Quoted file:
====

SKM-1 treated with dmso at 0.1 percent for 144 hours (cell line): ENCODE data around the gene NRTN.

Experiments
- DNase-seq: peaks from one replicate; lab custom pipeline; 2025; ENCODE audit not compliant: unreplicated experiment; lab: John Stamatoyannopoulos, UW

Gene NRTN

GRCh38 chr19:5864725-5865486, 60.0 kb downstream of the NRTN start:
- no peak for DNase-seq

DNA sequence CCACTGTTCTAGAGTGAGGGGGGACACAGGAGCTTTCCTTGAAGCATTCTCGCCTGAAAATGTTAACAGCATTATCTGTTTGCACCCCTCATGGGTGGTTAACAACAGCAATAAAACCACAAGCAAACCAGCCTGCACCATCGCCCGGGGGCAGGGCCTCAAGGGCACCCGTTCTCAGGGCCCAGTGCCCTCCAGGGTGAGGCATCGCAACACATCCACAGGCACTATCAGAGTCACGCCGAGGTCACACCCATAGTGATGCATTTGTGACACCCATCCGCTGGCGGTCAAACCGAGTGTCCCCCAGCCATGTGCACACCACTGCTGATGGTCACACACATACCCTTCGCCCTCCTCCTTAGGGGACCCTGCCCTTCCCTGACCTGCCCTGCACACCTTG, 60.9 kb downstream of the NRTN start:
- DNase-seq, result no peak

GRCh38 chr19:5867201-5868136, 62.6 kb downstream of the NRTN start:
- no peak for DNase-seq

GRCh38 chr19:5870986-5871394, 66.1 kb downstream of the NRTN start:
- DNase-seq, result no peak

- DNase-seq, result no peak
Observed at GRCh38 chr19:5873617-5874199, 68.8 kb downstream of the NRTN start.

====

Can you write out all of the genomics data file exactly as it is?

SKM-1 treated with dmso at 0.1 percent for 144 hours (cell line): ENCODE data around the gene NRTN.

Experiments
- DNase-seq: peaks from one replicate; lab custom pipeline; 2025; ENCODE audit not compliant: unreplicated experiment; lab: John Stamatoyannopoulos, UW

Gene NRTN

GRCh38 chr19:5864725-5865486, 60.0 kb downstream of the NRTN start:
- no peak for DNase-seq

DNA sequence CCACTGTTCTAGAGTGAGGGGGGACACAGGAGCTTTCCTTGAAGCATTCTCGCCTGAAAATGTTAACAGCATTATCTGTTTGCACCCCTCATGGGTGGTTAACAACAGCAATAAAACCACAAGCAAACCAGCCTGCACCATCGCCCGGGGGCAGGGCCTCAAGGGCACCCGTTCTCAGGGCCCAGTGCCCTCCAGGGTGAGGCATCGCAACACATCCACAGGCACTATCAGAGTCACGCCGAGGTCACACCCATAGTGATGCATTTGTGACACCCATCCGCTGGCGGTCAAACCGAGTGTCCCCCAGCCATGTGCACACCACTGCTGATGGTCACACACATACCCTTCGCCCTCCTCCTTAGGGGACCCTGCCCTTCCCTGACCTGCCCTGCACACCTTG, 60.9 kb downstream of the NRTN start:
- DNase-seq, result no peak

GRCh38 chr19:5867201-5868136, 62.6 kb downstream of the NRTN start:
- no peak for DNase-seq

GRCh38 chr19:5870986-5871394, 66.1 kb downstream of the NRTN start:
- DNase-seq, result no peak

- DNase-seq, result no peak
Observed at GRCh38 chr19:5873617-5874199, 68.8 kb downstream of the NRTN start.